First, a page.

Recent letters written by the Justice Department were reportedly sent to Congress alleging that American intelligence operatives can legally use interrogation methods that might otherwise be prohibited under international law if the operatives are attempting to thwart terrorist attacks — translation: the Justice Department is effectively continuing to redefine the meaning of justice, showing how highly politicized it has become and using delusional ‘legal rationale’ to obstruct justice while helping the Bush administration keep their illicit activities covered up.
The legal interpretation outlined in the letters sheds new light on rules for interrogations by the Central Intelligence Agency (CIA)…which still remain secret. The Bush administration argues that boundaries for interrogations should be subject to some latitude, even under an executive order issued last summer that President Bush said meant that the CIA would comply with international strictures against harsh treatment of detainees.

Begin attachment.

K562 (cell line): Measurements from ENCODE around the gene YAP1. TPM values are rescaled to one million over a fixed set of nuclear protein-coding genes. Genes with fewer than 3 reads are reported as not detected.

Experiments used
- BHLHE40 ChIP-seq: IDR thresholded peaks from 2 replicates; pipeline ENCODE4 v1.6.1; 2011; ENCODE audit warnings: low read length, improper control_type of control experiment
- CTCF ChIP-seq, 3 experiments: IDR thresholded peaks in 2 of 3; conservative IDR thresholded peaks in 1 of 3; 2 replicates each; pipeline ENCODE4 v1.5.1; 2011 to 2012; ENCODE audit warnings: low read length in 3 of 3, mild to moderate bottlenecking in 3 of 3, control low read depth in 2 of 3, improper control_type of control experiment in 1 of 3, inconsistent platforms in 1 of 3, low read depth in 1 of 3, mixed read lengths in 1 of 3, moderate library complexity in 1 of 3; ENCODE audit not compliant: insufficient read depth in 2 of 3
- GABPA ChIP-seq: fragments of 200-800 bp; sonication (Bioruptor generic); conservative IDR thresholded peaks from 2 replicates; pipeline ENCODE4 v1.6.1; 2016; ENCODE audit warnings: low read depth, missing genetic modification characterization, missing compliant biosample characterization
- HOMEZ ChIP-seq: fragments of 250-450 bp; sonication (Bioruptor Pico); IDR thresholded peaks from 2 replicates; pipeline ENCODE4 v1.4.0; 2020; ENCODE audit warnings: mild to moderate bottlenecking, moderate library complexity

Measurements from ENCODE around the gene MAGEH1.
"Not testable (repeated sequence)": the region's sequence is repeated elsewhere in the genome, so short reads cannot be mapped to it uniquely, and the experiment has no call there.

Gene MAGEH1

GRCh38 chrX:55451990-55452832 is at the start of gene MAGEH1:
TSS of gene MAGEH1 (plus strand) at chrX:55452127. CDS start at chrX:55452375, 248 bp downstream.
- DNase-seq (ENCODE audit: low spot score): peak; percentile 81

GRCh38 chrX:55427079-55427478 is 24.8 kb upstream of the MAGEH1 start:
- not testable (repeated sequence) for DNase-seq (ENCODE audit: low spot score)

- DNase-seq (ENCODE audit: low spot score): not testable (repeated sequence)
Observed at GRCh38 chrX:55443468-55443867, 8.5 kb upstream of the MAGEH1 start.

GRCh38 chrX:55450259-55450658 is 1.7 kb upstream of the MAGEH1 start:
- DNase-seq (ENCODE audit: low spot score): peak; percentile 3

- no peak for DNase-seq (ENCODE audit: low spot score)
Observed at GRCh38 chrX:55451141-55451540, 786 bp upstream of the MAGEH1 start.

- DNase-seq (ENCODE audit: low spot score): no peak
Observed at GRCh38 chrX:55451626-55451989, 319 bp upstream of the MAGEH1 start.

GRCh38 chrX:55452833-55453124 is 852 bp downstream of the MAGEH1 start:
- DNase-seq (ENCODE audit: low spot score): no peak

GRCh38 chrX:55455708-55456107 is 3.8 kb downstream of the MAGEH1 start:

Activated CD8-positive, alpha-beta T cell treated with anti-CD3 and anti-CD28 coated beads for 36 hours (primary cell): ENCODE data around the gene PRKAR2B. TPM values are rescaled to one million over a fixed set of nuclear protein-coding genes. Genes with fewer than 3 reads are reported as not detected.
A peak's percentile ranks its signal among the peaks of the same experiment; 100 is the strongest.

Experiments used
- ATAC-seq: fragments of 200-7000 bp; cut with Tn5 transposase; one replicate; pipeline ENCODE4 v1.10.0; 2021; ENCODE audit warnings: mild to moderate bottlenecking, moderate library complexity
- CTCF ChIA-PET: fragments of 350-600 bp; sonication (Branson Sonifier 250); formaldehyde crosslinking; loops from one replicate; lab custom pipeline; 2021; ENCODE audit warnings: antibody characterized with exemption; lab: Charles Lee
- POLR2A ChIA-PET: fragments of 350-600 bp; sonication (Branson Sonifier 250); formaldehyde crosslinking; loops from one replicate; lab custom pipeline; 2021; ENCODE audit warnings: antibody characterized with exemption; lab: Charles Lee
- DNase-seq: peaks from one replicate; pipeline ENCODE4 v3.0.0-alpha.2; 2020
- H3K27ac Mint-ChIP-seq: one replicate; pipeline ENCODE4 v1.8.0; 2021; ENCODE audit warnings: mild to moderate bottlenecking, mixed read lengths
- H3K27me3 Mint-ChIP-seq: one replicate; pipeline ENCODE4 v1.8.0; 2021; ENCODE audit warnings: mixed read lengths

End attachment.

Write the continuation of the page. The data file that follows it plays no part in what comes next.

Geneva Conventions Common Article 3 prohibits “outrages upon personal dignity.” A March 5 letter sent to Congress by the Justice Department makes clear that the Bush administration has not drawn a precise line in deciding which interrogation methods would violate that standard and is reserving the right to make case-by-case judgments.
Some legal experts are critical of the Justice Department interpretation — and that’s all it is — that seems to be arguing that the prospect of thwarting a terror attack could be used to justify interrogation methods that would otherwise be illegal. The Justice Department says that the purpose of the interrogation would be just one among many factors weighed in determining whether or not a specific procedure could be used.